Polymitarcyidae Ephoron leukon McCaff erty & Bloodgood, 1986
ODONATA
Libellulidae Calopteryx virgo Ris, 1929
Leucorrhinia intermedia Asahina, 1979
Nannophya pygmaea Inoue & Yoshida, 2008
Sympetrum eroticum Kagaya & Ukai, 1994
Sympetrum maculatum Wada, 2007
Sympetrum striolatum Torralba-Burrial & Ocharan, 2009
PLECOPTERA
Capniidae Capnia sequoia Nelson & Baumann, 1987
Leuctridae Leuctra digitata Klotzek, 1971
Leuctra fusca Klotzek, 1971; Aubert, 1958
Leuctra prima Aubert, 1958
Paraleuctra Ricker, 1965
Nemouridae Nemoura besametsa Nebeker & Gaufi n, 1966
Nemoura cinctipes Nebeker & Gaufi n, 1966
Prostoia besametsa Stark et al., 1986
Protonemura Sanchez-Ortega, 1992
Zapada cinctipes Stark et al., 1986
Notonemouridae Austronemoura chilena Illies, 1961
ORTHOPTERA
Acrididae Anacridium moestrum Potter, 1940
Camnula pellucida Paul, 1941; Friauf, 1947
(Continued )
Table 1. Occurrence of individuals having male and female morphologies in arthro-
pods
S. Narita et al. / Terrestrial Arthropod Reviews 3 (2010) 63–96 73
Chorthippus biguttulus Ebner, 1951; Oschmann, 1971
Chorthippus longicornis Karaman, 1959; Oschmann, 1971
Chorthippus montanus Bednarz, 1970
Chorthippus rammei Ebner, 1940
Chrysochraon dispar Brisout de Barneville, 1847, 1848
Euchorthippus pulvinatus Descamp, 1968
Locusta migratoria Joly, 1959; Verdier, 1960
Melanoplus adelogyrus Hubbell, 1932
Melanoplus diff erentialis Slifer, 1966; Slifer & King, 1967
Melanoplus fasciatus White & Rock, 1945
Melanoplus mexicanus Severin, 1943, 1955
Oedaleonotus phryneicus Hebard, 1919
Oedaleus inormatus Ritchie, 1978
Oxya velox Kimura, 1951
Pardalophora phoenicoptera Friauf, 1947
Podisma pedestris Baccetti, 1954; Dirsh, 1957
Podisma sapporoensis Natori, 1931
Schistocerca gregaria Dirsh, 1957; Pener, 1964;
Maeno & Tanaka, 2007
Schistocerca paranensis Morales Agacino, 1957
Sphingonotus oaerulans Dirsh, 1957
Trimerotropis oitrina x T. maritima Carothers, 1939
Valanga irregularis White, 1968
Ephippigeridae Ephippiger ephippiger Dumortier, 1962
Gryllidae ( Gryllus argentinus x capitatus ) x
G. capitatus
Cousin, 1967
( Gryllus bimaculatus x campestris ) x
G. bimaculatus
Cousin, 1935, 1937
Gryllus bimaculatus Johnstone, 1975
Gryllus bimaculatus x capitatus Cousin, 1963
Gryllus lineaticeps Chopard, 1955
Homoeogryllus japonicus Ohmachi, 1929, 1932; Suzuki,
1933, 1934
Phaneropteridae Isophya pyrenaea Dumontier & Paly, 1971
Rhaphidophoridae Dolichopoda linderi Boudou-Saltet, 1968
Tetrigidae Paratettix texanus Robertson, 1936
Tettigoniidae Amblycorypha oblongifolia Pearson, 1927, 1929
Amblycorypha rotundifolia Pearson, 1927, 1929
Aoridopeza reticulata Agar, 1940
Barbistes conetrictus Chladek, 1968
Barbistes yersini Brunner von Wattenwyl, 1876
Decticus albifrons Boudou-Saltet, 1975
SUBPHYLUM (CLASS)
ORDER
Family Species Reference
(Continued )
Table 1. (Cont.,)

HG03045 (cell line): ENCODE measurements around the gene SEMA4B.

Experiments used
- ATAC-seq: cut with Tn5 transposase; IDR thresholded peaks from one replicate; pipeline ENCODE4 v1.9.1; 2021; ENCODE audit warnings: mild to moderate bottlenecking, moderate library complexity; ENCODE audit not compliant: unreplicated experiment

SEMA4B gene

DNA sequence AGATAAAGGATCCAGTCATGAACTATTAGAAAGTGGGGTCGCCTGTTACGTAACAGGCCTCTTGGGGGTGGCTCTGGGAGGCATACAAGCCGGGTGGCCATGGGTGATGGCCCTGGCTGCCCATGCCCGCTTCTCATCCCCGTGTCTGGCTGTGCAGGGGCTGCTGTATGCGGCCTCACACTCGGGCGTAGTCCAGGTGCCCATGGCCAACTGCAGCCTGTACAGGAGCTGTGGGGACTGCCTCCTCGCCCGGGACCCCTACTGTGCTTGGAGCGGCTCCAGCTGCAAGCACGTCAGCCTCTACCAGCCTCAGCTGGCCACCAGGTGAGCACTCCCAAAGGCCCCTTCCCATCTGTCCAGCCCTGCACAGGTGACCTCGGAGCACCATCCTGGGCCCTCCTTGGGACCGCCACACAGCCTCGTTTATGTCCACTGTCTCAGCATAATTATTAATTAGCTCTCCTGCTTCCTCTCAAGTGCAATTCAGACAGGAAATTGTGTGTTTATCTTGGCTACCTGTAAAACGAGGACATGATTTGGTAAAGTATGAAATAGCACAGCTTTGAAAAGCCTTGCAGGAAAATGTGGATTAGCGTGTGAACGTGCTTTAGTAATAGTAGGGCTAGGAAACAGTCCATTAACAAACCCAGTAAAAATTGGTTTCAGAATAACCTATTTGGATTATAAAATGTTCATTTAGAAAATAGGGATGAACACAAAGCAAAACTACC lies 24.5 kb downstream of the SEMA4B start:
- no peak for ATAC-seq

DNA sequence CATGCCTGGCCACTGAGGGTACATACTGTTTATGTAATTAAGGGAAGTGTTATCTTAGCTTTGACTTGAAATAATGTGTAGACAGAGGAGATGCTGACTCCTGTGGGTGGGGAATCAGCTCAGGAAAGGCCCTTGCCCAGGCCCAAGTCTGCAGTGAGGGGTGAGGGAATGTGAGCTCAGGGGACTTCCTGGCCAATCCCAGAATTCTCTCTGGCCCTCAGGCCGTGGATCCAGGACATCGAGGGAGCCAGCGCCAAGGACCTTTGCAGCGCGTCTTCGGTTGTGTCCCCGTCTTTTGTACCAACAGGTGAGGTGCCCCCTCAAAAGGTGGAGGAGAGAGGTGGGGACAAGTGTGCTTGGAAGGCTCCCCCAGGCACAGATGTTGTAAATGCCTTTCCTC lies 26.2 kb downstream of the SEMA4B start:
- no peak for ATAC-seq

74 S. Narita et al. / Terrestrial Arthropod Reviews 3 (2010) 63–96
Decticus verrucivorus Ramme, 1951
Ephippiger ephippiger Dumortier, 1962
Ephippiger terrestris Kheil, 1914
Ephippiger vitium Pantel & de Sinety, 1908
Insara elegans Rehn & Hebard, 1914
Isophya modesta Kiss, 1960
Isophya pavelii Brunner von Wattenwyl, 1876
Isophya pyrenaea Dumortier & Paly, 1971
Leptophyes punctatissima Cappe de Baillon, 1924, 1932;
Carothers, 1939; Chopard, 1955
Leptophyes punotatissima Cappe de Baillon, 1924, 1932
Metrioptera brachyptera Cappe de Baillon, 1924; Ebner,
1940; Harz, 1960
Metrioptera brachyptera Cappe de Baillon, 1924
Microcentrum retinerve Nickle, 1983
Odontura sp. Chadima, 1872
Poecilimon elegans Ramme, 1926
Poecilimon orbeliscus Harz, 1967
Pycnogaster graellsi Pantel & de Sinety, 1908
Pycnogaster inermis Barranco et al., 1995
Tettigonia viridissima Klapalek, 1897
manotrizon fallax Ramme, 1913
PHASMATODEA
Bacillidae Clonopsis gallica Chopard, 1918
Diapheromeridae Carausius morosus Bergerard, 1958; Pijnacker &
Ferwerda, 1980
Phasmatidae Extatosoma tiaratum Rumbucher, 1974; Calberg, 1981
Phyllidae Heteropteryx dilatata Brock, 1989; Seow-Choen, 1995
Phyllium bioculatum Ziegler, 1989, 1995
Phyllium celebicum Grosser, 2003
BLATTODEA
Blaberidae Byrsotria fumigata Barth & Bell, 1971
Gromphadorhina portentosa Graves et al., 1986
Blattellidae Blattella germanica Ross & Cochran, 1967
HEMIPTERA
Cicadellidae Zyginidia pullula Negri et al., 2006
Cicadidae Melampsalta muta Dugdale & Fleming, 1966
COLEOPTERA
Carabidae Akimerus schaeff eri Auvray & Auvray, 1998
SUBPHYLUM (CLASS)
ORDER
Family Species Reference
(Continued )
Table 1. (Cont.,)
S. Narita et al. / Terrestrial Arthropod Reviews 3 (2010) 63–96 75
Carabus nemoralis Hartkorn, 1982
Pterostichus musahiensis Kashara & Karube, 1995
Cerambycidae Ergates faber Balazuc, 1952
Leptura rubra Weber, 1913
Rhagium mordax Starzyk, 1984
Curculionidae Euplatypus hintzi Beaver, 2000
Dynastidae Megasoma elephas Dechambre, 1987;
Blackaller-Bages &
Delgado-Castillo, 1990
Galerucidae Cerotoma facialis Ruppel, 1971
Lucanidae Lucanus elaphus Wickham, 1903
Melolonthidae Polyphylla fullo Vasko, 2008
Salpingidae Boros discicollis Spilman, 1953
Scarabaeidae Cotinis mutabilis Deuve, 1992
Dasylepida ishigakiensis Tanaka et al., 2006
Dicranocephalus wallichii Mizunuma, 2002
Goliathus cacicus Ture, 2001
Golofa tersander Ratcliff e, 1989
Polyphylla adspersa Vasko, 2008
Polyphylla fullo Vasko, 2008
Polyphylla olivieri Vasko, 2008
Polyphylla tridentata Vasko, 2008
Tenebrionidae Tribolium castaneum Sokoloff & Hoy, 1968
HYMENOPTERA